The price of gold

By Gem Mitchell and Amy Logg

When 15-year-old Russian ice skater Kamila Valieva tested positive for a banned drug, the world’s initial reaction was to label her a “drug cheat”. But as the story unfolded in front of a global audience, questions started being asked of the adults around her, in particular the seemingly cold and clinical coach, Eteri Tutberidze.

Despite Valieva having a positive test, the IOC allowed her to compete in the individual program. Under the immense pressure of the situation, she failed to perform a clean free skate, falling several times during her program.

After her skate, rather than a comforting embrace from a coach she was faced with a frustrated Tutberidze, who could be heard yelling at her “Why did you let it go?” … Explain it to me, why?”

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The IOC president, Thomas Bach, has since expressed his anger at the coach’s reaction and believes Tutberidze’s attitude highlights a deeper issue within the Russian skating team.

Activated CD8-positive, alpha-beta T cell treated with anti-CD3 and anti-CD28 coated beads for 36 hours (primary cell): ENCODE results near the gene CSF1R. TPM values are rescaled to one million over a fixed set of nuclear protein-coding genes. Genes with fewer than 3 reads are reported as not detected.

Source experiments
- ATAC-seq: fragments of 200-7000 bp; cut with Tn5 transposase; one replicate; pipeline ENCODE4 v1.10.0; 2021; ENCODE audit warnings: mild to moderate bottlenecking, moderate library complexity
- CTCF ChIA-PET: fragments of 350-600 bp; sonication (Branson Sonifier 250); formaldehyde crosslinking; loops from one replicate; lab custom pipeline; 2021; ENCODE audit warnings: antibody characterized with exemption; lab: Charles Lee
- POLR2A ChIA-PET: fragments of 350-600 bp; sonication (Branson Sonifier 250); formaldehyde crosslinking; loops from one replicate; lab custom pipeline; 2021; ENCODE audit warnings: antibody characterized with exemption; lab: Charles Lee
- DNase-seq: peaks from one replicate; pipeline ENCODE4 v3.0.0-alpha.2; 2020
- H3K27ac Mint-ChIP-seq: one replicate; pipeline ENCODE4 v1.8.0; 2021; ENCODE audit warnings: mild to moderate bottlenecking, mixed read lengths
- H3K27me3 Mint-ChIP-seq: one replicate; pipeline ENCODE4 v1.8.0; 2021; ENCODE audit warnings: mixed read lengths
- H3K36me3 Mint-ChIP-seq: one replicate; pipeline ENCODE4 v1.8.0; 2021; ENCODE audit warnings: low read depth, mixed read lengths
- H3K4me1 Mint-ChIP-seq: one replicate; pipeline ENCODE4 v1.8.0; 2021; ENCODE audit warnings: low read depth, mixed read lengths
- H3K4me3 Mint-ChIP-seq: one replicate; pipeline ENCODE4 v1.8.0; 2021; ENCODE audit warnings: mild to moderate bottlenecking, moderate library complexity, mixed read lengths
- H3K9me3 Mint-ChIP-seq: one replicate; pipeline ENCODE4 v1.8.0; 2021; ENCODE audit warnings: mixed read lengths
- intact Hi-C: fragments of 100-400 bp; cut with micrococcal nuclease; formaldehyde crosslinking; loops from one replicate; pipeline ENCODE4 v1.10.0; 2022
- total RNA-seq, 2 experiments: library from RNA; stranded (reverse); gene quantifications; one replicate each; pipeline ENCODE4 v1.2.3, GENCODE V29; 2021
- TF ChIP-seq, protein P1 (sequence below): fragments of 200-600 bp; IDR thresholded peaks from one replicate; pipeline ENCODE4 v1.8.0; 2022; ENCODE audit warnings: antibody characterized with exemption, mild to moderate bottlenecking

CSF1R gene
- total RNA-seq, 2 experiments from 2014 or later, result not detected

Trusova became the first woman to land five quadruple jumps in the Olympics but was devastated when she came in second place. She was seen crying after her teammate Anna Shcherbakova came in first place.

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After winning gold, a career highlight for Shchbakova, she was shown sitting alone and looking miserable, saying she felt “emptiness” after her win.

These three girls are not alone, with Tutberidze’s previous students showing a history of unhappy skaters. Polina Shuboderova, spoke with Russian news outlet Annenberg Media, of the extreme expectations the coach places on her students, of recording students’ weights and being pushed to their limits from a young age, with Shuboderova saying, “even if you are tired or you are injured, you still go on the ice and work”.

Russian President Vladimir Putin awards the Order of Honor to figure skating coach Eteri Tutberidze in 2018. Photo: Presidential Press and Information Office/CC/Wikimedia Commons

Another previous student, Anastasia Kuprinya, spoke of being given hormone-blocking medication to prevent puberty and the changes to their bodies. She told The Guardian: “I never questioned it. In Russia, it is widely known that young ice skaters use hormone blockers to keep their bodies from changing.”

The world anti-doping agency’s (WADA) investigation into Valieva’s test result will take several months.

Featured image: Figure skater. Photo: manfredrichter/CC/

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